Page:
Kathryn Ma on Growing Up a Librarian’s Daughter
“Say the word ‘library,’ say the word ‘books,’ and I feel my mother close.”
In Southern California, in the seventies, a good summer job involved the beach or the mall. This got you money, a fabulous tan, and friends who showed up to hang out. I would’ve taken one of those jobs. I was a good swimmer. I could scoop a mean cone. I had serious retail experience folding madras cotton and rearranging the button rack at the House of Fabrics.
But my mother had other plans for me. She got me a job as an assistant in a research and development company. The company had its own library and a science librarian who needed clerical help. My boss was the librarian, and the librarian was my mother.
I didn’t have much say in the matter. College was on the horizon, and I had no idea of what I wanted to do with my life. I liked to talk and read, which were hardly defining talents. My dad was an engineer, but engineering seemed an unlikely fit, since calculus was about to leave me stranded, a watertight vessel headed out to sea that I watched, landlubbered, from the dock. So I climbed into the station wagon every morning to go with my mother to work.
The company’s library was a popular place. A constant stream of engineers brought their questions to my mother. They were all men in pressed white shirts and horn-rimmed glasses carrying charts and graphs, or a bundle of pages covered in formulae.
“Margaret,” they’d say, their eyes anxious and their voices hopeful, “can you look something up for me?”
My mother would jump to her feet, ask a couple of questions, and either find the answer right away or research where to find it. Sometimes the information was in a reference book she plucked right off the shelf. Sometimes she arranged for an interlibrary loan from a private or public collection.
Other times, she had to decide whether to spend the money to buy a thick volume, or subscribe to an information service that would supply the engineer with the data he needed. Mom was quick, she was accurate, and she was smart. She was better than the internet, because nobody went down a rabbit hole to re-emerge, hours later, no further enlightened.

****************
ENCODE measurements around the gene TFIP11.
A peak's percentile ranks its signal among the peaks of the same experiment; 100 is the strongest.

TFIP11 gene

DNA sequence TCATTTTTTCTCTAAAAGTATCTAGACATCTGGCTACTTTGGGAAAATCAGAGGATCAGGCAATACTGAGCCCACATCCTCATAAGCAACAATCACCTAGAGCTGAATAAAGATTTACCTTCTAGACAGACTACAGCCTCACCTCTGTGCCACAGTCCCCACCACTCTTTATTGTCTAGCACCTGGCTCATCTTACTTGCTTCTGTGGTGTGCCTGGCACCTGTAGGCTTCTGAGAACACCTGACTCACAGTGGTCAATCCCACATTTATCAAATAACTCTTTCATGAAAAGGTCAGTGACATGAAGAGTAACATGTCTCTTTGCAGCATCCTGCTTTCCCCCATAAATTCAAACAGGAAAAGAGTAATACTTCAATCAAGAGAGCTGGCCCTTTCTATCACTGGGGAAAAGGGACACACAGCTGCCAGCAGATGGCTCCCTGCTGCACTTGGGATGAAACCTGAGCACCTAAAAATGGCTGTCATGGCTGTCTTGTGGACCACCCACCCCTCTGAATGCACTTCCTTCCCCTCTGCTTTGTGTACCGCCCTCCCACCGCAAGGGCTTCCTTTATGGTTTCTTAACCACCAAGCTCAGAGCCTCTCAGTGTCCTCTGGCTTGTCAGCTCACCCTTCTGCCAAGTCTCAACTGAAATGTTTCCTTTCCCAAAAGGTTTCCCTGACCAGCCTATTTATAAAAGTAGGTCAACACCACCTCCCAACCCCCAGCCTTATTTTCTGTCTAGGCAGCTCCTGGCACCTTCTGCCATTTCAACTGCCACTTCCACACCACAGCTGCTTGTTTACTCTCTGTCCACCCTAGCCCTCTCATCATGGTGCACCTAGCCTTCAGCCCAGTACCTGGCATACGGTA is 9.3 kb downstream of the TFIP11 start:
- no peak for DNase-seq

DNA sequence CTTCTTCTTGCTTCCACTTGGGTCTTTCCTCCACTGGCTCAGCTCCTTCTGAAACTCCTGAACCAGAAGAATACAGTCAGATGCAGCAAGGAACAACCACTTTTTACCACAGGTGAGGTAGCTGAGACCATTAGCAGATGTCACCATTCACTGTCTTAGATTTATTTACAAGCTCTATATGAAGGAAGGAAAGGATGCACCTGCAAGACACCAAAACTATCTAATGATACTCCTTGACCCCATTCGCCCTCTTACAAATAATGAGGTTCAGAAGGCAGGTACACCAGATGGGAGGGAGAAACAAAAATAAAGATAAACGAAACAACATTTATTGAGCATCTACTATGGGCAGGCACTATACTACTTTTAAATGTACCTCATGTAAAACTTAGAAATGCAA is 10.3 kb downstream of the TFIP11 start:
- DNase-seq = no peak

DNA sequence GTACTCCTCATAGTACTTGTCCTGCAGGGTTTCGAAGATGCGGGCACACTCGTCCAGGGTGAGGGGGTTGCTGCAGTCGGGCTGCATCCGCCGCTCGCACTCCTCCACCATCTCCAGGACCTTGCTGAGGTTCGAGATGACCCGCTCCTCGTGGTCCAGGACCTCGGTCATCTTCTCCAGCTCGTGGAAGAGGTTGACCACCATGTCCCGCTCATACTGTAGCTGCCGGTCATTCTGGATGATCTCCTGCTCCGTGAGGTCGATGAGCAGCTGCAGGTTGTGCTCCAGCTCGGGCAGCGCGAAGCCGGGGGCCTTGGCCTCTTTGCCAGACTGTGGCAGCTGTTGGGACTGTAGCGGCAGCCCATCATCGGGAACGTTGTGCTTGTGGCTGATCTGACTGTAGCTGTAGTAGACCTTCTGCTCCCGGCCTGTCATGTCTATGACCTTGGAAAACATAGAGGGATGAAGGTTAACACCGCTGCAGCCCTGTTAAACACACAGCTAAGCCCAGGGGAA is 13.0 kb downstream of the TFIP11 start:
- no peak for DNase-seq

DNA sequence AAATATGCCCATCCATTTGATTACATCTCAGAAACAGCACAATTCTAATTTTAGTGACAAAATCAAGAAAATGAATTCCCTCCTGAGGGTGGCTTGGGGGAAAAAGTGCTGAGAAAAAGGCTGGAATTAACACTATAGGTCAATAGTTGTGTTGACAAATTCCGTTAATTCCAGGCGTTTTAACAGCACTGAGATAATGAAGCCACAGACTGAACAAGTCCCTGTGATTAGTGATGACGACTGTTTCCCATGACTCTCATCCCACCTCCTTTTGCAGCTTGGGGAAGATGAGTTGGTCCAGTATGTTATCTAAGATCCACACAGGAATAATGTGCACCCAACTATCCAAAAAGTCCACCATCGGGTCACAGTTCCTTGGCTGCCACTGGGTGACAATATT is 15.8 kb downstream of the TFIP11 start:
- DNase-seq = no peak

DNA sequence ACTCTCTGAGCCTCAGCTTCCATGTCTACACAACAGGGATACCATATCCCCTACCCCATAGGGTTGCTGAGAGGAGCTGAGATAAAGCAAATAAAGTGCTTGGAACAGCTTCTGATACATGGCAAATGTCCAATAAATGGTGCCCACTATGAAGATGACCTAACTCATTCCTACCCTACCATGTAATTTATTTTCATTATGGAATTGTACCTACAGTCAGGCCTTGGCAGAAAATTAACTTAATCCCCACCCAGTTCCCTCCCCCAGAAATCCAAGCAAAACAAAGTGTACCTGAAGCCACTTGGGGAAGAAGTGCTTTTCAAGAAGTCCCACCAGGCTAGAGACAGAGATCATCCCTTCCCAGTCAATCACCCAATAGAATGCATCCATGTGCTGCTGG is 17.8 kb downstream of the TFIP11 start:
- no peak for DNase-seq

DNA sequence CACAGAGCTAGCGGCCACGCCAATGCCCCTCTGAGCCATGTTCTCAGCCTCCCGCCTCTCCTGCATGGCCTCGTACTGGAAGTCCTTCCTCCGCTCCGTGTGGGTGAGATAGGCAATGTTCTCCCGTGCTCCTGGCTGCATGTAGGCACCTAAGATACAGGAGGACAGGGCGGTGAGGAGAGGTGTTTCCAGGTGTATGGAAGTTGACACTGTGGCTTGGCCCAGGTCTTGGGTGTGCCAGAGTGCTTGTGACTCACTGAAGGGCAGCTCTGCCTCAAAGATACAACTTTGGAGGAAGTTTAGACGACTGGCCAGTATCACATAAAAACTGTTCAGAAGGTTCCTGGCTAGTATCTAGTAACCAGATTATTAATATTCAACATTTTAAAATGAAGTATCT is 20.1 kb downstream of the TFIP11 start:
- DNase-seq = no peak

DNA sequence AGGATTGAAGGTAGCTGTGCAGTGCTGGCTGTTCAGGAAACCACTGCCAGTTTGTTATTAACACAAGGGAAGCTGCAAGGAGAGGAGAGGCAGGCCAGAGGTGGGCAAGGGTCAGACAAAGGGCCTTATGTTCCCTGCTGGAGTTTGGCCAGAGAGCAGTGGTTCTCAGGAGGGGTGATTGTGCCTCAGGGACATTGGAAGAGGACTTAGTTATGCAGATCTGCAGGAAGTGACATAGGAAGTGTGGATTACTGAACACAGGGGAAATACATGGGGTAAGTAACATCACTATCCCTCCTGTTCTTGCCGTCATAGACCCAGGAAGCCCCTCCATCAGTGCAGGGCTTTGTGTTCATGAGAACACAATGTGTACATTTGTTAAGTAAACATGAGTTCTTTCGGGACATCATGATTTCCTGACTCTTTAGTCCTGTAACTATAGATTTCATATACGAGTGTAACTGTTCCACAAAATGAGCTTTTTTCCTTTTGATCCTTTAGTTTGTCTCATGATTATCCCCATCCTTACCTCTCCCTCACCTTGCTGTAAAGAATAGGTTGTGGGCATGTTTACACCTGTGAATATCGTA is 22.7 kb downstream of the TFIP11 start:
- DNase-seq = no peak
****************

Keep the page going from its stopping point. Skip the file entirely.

I, on the other hand, had a really difficult job. I was to type up the little cards that slid into the card catalog. I was to assemble, label, re-shelve and file. I went to lunch with the secretaries; Mom never joined. She seemed to know I wouldn’t want her there.
Her path to becoming a librarian was improbable and long. She was born in Changsha, China and educated at a seminal women’s college founded in Nanjing. In 1947, she came to the U.S. for graduate study at Ohio State University, where she earned a Master’s Degree in food chemistry and met my father, a fellow Chinese student. They married in a church in Columbus, Ohio, and my mother, who had flown glider planes, run track and field, and escaped an invading army, settled into motherhood.
I was the third child; my younger brother was the fourth. A few years after he was born, my mother went to work outside the home, upending our tidy lives. Several times a week she commuted across the Delaware River from our home in Pennsylvania to her part-time job as a cataloguer in the East Asian Library at Princeton University. Maybe she got the idea from her sister, who worked in a college library too. She could’ve worked in a lab, given her science training, but she chose the library.
When we eventually moved to California and settled on the far reaches of L.A. County, my mother returned to school. It wasn’t easy for her to raise four children and earn her Master of Library Science degree, but she did, combining it with her chemistry background to start her new career. From my chair across the desk, I saw that she loved her work.
What did I learn that summer? That it was a wonderful thing to earn a paycheck. That a good boss who sets expectations, gives you privacy and freedom, and who’s excellent at her own job is somebody you want to impress. And that my mother, who was so phenomenal at home, was well-liked and respected by her colleagues. She had a job, an important one, that had nothing to do with the family. That alone was an illuminating fact.
But the deepest lesson came not from fact but feeling. What I felt in my mother’s presence was library. Was a reverence for knowledge, and her belief in the truth that can be found in books. From my earliest years, my mother brought me to the public library. When I was old enough to ride my bike there, she let me go by myself. And then that summer, she invited me into her sanctum, where she knew how to call up the knowledge of the ages so that she could share it with those who asked.
My mother is now gone. She will never read my latest book, a novel about love and loss and family. One of the major characters is a children’s librarian, not at all like my mother, except for her core strength. Her father-in-law’s house is piled high with books. “Scores more books, bricked with knowledge, bulged from crowded shelves.” Was I thinking of my mother when I wrote those words?
Perhaps, though I wasn’t conscious of it. Say the word “library,” say the word “books,” and I feel my mother close. After her death, my sister urged me to take the kitchenware, the dining room hutch, the cut glass bowl my mother used to serve punch. I surveyed the apartment, and took home her library card.
The Chinese Groove by Kathryn Ma is available from Counterpoint Press.